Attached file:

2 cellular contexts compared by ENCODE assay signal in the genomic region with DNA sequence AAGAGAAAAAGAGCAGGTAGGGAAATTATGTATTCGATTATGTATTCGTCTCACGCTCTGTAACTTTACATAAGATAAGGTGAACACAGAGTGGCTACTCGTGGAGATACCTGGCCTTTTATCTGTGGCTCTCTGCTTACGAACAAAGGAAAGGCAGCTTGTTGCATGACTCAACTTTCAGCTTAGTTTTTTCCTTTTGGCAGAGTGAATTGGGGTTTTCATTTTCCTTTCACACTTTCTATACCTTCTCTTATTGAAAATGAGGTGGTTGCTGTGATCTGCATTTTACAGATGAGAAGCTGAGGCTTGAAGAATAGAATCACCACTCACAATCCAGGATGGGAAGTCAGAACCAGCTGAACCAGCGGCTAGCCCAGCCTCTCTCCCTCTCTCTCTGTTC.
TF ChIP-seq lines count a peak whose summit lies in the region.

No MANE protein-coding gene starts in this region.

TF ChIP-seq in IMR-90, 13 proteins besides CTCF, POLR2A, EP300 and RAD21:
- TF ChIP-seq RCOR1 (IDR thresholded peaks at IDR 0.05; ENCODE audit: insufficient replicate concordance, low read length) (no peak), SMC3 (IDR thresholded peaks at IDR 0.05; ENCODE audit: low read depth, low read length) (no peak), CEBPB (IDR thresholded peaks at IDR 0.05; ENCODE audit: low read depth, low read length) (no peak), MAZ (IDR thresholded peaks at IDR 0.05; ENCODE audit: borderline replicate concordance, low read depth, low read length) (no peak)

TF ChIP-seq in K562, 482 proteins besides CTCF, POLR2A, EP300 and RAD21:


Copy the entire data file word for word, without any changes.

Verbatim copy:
2 cellular contexts compared by ENCODE assay signal in the genomic region with DNA sequence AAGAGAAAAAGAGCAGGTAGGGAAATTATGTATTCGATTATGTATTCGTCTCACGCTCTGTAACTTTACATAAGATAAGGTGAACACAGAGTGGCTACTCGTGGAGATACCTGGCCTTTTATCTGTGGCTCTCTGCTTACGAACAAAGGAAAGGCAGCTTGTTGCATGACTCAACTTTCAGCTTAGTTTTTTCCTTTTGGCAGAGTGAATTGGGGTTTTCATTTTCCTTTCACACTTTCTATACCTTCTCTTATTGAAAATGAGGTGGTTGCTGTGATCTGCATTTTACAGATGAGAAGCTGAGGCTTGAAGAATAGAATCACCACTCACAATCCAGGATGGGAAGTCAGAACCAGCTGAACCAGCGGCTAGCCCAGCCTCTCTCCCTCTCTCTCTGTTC.
TF ChIP-seq lines count a peak whose summit lies in the region.

No MANE protein-coding gene starts in this region.

TF ChIP-seq in IMR-90, 13 proteins besides CTCF, POLR2A, EP300 and RAD21:
- TF ChIP-seq RCOR1 (IDR thresholded peaks at IDR 0.05; ENCODE audit: insufficient replicate concordance, low read length) (no peak), SMC3 (IDR thresholded peaks at IDR 0.05; ENCODE audit: low read depth, low read length) (no peak), CEBPB (IDR thresholded peaks at IDR 0.05; ENCODE audit: low read depth, low read length) (no peak), MAZ (IDR thresholded peaks at IDR 0.05; ENCODE audit: borderline replicate concordance, low read depth, low read length) (no peak)

TF ChIP-seq in K562, 482 proteins besides CTCF, POLR2A, EP300 and RAD21: